- China quants lost 7.2% in January, versus gains in 2023
- Quants threatened by short-trading curbs, small-cap drop
China’s deepening stock-market slump is even taking its toll on quantitative hedge funds, whose computer models have helped them outperform human traders at rival funds for the past three years.
Private quant funds suffered a 7.2% average loss in January, according to Shenzhen PaiPaiWang Investment & Management Co., underperforming the benchmark CSI 300 stock index, which dropped 6.3%. While traditional hedge funds fared even worse, it’s a far cry from quants’ stellar 4.9% gain in 2023, when China’s main equity gauge tumbled.
A recent slump in small-cap stocks and newly imposed curbs on short trading are posing fresh challenges for quants, which rely on algorithms to trade stocks, bonds and commodities. A rebound from the recent decline would further prove their resilience and attract investors frustrated by the more volatile performance of human traders.
“The market shifts in the past few years were much more rapid than usual, making life very difficult for active managers, while quants’ much more diversified portfolios can help capture returns,” said Eason Zhang, a money manager at quant firm Beijing X Asset Management. He expects the market to recover soon from the “extreme” slump. “The outperformance of quants will likely further improve their reputation.”
Chinese stocks on the mainland have lost about $5 trillion of market value from their peak in 2021, and a flurry of moves by regulators has so far failed to boost confidence. The government replaced the chief of the securities regulator this week, fueling hopes of more forceful steps to ease the declines.
Even veteran hedge fund managers have struggled as China stocks spiral downward. Shanghai Banxia Investment Management Center’s founder Li Bei slashed equity holdings last month, choosing to “lose an arm for survival.” Singapore’s Asia Genesis Management Pte closed its macro fund after wrong-way bets on Chinese and Japanese stocks, prompting its founder to say his “confidence as a trader is lost.”
Computer algorithms have helped quants fare much better. Five Chinese quants lifted assets above 10 billion yuan ($1.4 billion) each for the first time last year, according to PaiPaiWang, which tracks hedge funds. That included Beijing X, whose assets doubled to about 15 billion yuan after posting a 20% return on investments, Zhang said. All but one of the 32 funds in the top tier with at least 10 billion yuan posted gains in 2023, averaging a 6.4% return. That compared with a 3% loss for the active managers in the same size range.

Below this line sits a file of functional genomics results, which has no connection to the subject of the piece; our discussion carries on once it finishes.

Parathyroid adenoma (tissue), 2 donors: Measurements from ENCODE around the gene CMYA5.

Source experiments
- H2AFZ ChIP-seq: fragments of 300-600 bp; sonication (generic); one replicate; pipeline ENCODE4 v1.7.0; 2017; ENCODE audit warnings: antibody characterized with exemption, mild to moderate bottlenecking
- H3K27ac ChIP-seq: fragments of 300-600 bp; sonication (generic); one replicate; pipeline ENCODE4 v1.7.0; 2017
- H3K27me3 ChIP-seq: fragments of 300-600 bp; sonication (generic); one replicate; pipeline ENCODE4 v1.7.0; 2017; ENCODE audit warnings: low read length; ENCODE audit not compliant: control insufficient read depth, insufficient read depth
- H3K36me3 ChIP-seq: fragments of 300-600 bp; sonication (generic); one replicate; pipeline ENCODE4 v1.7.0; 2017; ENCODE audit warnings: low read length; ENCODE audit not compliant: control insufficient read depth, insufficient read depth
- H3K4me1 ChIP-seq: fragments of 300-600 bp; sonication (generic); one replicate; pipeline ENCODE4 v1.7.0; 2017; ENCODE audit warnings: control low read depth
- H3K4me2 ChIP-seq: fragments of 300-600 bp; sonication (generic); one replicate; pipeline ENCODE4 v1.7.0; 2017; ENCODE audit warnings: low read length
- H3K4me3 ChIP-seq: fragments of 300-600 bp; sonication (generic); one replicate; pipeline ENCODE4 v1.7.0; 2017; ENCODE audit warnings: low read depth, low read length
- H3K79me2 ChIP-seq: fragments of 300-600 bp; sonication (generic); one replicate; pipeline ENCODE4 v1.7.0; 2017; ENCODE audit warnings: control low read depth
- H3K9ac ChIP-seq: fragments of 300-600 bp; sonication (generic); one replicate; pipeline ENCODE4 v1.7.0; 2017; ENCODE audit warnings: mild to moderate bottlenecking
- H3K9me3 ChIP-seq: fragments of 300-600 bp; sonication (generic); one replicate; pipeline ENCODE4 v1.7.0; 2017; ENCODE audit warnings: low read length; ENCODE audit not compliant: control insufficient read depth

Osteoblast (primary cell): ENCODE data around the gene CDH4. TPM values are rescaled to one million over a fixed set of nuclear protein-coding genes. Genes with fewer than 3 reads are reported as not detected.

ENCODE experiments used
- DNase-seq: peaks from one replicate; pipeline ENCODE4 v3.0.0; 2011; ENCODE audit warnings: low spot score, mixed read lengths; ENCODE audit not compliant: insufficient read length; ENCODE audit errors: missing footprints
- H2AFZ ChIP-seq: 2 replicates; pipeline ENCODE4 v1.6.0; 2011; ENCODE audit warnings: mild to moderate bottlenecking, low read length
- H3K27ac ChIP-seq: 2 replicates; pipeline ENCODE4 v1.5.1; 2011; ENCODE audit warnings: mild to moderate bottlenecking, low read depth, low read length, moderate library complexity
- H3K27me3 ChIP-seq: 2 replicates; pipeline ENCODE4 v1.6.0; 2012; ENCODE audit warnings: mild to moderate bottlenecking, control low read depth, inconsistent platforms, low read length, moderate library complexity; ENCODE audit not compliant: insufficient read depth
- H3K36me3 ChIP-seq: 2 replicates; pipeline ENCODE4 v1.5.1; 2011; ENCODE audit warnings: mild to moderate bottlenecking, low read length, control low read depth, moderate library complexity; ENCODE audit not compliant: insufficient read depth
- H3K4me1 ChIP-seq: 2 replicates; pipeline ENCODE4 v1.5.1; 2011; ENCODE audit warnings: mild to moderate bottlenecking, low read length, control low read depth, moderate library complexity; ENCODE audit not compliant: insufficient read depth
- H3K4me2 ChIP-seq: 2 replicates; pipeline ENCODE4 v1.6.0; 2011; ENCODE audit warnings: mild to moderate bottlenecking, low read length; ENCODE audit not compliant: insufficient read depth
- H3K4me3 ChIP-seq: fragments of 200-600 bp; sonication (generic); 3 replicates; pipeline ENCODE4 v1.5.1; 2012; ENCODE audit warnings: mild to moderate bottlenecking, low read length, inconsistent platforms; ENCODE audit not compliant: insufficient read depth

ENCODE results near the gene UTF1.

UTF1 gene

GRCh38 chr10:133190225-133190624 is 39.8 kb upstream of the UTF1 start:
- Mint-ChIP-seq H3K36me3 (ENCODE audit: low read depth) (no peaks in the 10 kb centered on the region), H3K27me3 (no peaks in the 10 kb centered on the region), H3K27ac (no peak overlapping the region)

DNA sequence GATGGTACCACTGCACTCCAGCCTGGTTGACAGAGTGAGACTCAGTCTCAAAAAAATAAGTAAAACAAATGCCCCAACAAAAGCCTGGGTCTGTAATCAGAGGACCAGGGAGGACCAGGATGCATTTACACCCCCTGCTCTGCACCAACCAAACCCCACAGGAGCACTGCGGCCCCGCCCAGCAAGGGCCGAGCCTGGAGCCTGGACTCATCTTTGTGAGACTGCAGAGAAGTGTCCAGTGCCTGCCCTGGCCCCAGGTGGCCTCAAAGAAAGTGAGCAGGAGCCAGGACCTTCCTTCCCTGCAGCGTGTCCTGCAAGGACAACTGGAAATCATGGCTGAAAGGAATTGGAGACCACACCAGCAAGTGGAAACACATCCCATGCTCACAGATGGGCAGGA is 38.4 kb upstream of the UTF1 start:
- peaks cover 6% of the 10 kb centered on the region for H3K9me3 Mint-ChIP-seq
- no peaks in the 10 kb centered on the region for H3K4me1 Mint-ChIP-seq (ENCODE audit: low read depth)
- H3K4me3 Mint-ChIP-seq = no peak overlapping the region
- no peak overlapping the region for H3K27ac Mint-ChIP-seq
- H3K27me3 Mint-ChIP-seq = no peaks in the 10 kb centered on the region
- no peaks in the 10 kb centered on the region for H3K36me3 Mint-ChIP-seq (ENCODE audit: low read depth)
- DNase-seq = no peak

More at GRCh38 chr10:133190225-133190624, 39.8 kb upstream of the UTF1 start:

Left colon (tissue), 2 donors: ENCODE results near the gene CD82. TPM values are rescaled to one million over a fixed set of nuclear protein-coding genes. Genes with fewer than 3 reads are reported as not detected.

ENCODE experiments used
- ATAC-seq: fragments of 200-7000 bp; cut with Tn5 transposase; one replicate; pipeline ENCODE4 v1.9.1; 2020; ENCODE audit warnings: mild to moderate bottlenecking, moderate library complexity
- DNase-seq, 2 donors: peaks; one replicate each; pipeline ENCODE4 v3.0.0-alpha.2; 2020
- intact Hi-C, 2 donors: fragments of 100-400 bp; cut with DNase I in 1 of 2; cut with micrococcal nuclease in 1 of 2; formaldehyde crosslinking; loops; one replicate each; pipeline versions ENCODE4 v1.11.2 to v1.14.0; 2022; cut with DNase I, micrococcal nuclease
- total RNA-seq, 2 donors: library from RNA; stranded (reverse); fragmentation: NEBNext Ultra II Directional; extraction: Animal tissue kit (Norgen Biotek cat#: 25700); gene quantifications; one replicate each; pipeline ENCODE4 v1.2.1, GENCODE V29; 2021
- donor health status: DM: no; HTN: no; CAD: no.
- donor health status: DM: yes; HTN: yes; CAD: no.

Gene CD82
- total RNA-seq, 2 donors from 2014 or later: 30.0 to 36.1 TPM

Baiont Quant, a Nanjing-based fund that claims to be driven by artificial intelligence, topped the rankings for those running between 2 billion yuan and 5 billion yuan, with a 20% return. The company told investors in June that all its quant strategies are developed by AI, according to a transcript of a roadshow seen by Bloomberg. The company, backed by AI veteran Kai-Fu Lee, didn’t reply to requests seeking comment.
Chinese quants’ preference for smaller stocks and their ability to easily track thousands of listed firms helped them capture gains in recent years. At the same time, their use of hedging tools in market-neutral and other strategies protected them from the market declines that hit many of their actively managed, long-only rivals, according to Sun Bo, head of GF Asset Management HK.
Some of these strategies extended gains into January. The top 10 market-neutral products among managers running more than 1 billion yuan all returned at least 3% on the month, even as the index-enhanced products suffered, PaiPaiWang said in a Feb. 2 report.
“Quants are systematically better positioned” than active managers in these market conditions, Sun said. “In an environment today where even a 5% or 6% return is hard to get, no wonder they can attract investors.”
The gains are boosting market share for quant funds, which had combined assets of about 1.58 trillion yuan as of September, up 10% from two years ago, according to Citic Securities Co. As a sector, Chinese hedge funds’ combined assets rose just 3% last year to 5.7 trillion yuan, the brokerage said.
Long-only quant products attracted about 64% of last year’s new money, more than twice that of discretionary funds with the same bias, according to Citic Securities. The quant strategy generated 16.8 billion yuan of gains amid the market downturn, compared with 238 billion yuan of losses among rivals. The CSI 300 slumped 11% in 2023, and is down 2.6% this year even after surging this week on optimism over government support.
Still, heightened scrutiny threatens to erode profitability. Some quants this week were barred from cutting stock positions on some products as officials try to stem the market rout. Beijing has also been tightening rules for short selling, while commodities exchanges ended commission rebates on some programmed trades.
Quants’ exposure to small caps is adding pressure on returns. The CSI 2000 Index, which includes firms like Lotus Health Group, has tumbled 33% this year, reversing a 5.6% gain last year. Companies with market values of less than 11 billion yuan made up more than half of quants’ stock portfolios last year.
Despite these concerns, quant investing promises to gain more popularity among investors, with some discretionary funds already embracing AI, Beijing X Asset’s Zhang said.
“Most quant strategies also keep their positions full all the time, which is not a bad thing for the market” as the rout deepens, he said.
Written by: Bloomberg News — With assistance from John Liu and Dingmin Zhang @Bloomberg
The post “Quant Hedge Funds Suffered Rare Losses in China’s Stock Meltdown” first appeared on Bloomberg
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